JOPLIN, MO -- Overnight Freeman Hospital had to act quickly to accommodate a record breaking number of patients.
So far, that strain on the hospital seen has not let up
Since May 22nd, Freeman Health System has put a lot of effort into handling their increasing paitent load.
"I thought I had seen everything you can see," Freeman Health System nurse Leslie Allen says."We saw things I never would have imagined to see in Joplin, Missouri."
In 25 years of working as a nurse for Freeman Health System in Joplin, Leslie Allen says the night of May 22nd was like nothing she had ever experienced.
"The injuries that are specific to a disaster like that are something we have never been exposed to it," Allen says.
When the tornado hit and destroyed St. Johns Mercy Hospital, Freeman employees instantly had to make do with the supplies and staff they had on hand.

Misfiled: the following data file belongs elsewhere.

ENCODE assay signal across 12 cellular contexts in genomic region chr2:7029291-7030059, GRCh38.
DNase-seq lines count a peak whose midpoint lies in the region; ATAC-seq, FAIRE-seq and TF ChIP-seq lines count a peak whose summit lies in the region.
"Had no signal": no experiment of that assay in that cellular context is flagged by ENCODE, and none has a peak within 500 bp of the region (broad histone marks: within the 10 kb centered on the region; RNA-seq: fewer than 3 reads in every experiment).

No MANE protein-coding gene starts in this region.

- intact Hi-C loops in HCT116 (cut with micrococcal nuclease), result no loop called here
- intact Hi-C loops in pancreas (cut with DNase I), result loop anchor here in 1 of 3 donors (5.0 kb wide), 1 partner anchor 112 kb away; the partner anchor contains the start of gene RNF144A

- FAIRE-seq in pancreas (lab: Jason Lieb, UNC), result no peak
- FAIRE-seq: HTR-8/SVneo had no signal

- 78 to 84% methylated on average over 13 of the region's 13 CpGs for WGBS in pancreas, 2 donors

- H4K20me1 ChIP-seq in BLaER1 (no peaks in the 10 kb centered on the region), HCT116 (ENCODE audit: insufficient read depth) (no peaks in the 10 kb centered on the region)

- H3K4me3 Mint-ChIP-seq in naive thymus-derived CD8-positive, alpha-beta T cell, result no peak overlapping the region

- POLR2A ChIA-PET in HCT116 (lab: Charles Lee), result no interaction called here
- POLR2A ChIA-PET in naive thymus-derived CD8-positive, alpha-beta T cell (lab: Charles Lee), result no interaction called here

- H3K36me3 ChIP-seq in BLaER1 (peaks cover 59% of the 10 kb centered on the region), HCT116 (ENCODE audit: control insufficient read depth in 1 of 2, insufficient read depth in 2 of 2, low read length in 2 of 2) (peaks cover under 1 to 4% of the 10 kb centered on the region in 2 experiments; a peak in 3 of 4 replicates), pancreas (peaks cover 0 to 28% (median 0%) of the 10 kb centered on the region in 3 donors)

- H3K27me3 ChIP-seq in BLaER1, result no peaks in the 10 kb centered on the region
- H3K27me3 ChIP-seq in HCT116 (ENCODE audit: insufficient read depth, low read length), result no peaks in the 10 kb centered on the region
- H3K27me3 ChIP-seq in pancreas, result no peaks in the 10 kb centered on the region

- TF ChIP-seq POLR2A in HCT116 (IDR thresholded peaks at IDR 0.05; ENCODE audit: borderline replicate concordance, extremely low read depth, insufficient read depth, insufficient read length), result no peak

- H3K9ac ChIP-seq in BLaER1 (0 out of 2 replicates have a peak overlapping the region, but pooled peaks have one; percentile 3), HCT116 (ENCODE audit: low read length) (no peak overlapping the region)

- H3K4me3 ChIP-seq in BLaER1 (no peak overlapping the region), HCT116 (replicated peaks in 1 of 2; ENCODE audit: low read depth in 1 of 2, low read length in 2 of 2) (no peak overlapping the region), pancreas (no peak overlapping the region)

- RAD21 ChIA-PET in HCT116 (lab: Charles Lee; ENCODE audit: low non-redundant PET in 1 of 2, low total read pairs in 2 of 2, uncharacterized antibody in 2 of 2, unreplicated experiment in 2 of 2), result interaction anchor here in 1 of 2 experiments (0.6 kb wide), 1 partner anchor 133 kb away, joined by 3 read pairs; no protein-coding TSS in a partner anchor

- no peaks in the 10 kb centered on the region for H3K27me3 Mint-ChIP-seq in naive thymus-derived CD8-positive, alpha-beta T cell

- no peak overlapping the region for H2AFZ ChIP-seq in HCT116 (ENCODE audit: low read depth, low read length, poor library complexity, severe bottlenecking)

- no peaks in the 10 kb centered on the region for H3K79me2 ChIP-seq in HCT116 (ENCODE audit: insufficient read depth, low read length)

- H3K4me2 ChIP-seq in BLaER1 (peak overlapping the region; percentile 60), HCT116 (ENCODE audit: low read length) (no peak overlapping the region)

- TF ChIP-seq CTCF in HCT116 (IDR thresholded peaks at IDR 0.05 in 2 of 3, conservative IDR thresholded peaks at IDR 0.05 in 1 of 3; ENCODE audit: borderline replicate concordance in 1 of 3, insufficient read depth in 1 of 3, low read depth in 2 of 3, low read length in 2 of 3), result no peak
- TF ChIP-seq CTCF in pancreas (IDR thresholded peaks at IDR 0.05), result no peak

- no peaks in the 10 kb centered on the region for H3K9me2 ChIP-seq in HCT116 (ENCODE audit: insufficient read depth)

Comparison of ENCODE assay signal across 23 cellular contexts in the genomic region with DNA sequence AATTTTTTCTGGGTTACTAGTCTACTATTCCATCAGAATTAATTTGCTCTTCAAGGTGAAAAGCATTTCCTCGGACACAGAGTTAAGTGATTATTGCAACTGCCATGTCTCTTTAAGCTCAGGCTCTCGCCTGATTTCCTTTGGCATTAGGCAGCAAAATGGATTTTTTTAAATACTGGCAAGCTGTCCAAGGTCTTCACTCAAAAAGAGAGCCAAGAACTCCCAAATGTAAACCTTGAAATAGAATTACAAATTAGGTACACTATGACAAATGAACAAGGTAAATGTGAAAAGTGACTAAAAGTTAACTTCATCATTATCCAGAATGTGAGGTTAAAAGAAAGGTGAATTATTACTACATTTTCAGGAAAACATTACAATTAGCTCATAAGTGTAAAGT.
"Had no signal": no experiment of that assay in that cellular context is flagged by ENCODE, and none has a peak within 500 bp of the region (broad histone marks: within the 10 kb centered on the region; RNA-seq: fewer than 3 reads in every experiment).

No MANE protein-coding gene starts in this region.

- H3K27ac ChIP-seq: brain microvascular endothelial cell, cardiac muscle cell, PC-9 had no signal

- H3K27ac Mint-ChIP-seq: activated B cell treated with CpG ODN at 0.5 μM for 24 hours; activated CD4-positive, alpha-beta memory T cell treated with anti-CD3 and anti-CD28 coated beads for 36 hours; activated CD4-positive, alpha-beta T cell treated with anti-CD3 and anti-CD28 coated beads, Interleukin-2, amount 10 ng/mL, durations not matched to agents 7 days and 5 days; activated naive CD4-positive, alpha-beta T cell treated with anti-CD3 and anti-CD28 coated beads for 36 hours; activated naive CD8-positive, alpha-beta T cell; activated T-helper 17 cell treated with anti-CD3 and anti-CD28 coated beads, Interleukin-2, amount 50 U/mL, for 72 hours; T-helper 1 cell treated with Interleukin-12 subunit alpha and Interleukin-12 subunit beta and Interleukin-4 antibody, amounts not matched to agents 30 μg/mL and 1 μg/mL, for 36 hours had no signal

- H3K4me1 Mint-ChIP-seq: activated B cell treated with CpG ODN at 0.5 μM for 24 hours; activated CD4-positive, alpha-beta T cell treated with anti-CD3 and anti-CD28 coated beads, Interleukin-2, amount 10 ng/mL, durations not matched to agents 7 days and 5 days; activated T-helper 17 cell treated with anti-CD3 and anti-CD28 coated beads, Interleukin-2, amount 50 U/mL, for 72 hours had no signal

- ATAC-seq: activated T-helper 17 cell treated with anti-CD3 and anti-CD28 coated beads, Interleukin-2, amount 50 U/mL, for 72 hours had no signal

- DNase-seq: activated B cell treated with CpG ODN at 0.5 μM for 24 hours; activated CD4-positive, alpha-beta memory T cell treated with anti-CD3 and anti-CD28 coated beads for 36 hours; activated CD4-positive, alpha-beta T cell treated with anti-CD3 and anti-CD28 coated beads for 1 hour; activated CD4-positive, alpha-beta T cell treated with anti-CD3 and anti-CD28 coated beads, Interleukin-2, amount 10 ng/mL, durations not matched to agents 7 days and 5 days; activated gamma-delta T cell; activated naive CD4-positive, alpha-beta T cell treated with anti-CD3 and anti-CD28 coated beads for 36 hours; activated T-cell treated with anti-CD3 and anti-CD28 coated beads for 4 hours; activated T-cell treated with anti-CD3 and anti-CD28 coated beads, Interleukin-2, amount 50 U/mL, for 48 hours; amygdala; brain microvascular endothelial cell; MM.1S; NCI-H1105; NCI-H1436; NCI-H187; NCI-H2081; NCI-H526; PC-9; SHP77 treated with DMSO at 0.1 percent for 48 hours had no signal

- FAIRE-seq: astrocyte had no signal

"It was overwhelming and yes it was chaotic," Allen says. "There's no way to really prepare for that, but I think we did a wonderful job."
Even now, almost a year after the storm, Freeman Health officials are still seeing a twenty percent increase in patients daily.
They've responded to those numbers by hiring 329 nurses and 35 doctors in the last year.
"It's been very busy," Allen says. "We've learned a lot and we've grown a lot."
Those lessons learned from the tornado are something CEO and President Paula Baker says will make freeman better prepared for the future.
"We definitely learned the hard way,"CEO and President Paula Baker says. "We are much stronger organization because of that."
Baker says she couldn't be more proud of what her staff has been able to accomplish throughout the last year.
"I think they have done things that have seemed humanly impossible, but they did because our community need," Baker says.
Freeman Health officials have expanded their facilities to accommodate the influx of patient volume.
They added 29 beds to the 5th floor and are hoping to another 60 to the 6th floor by September.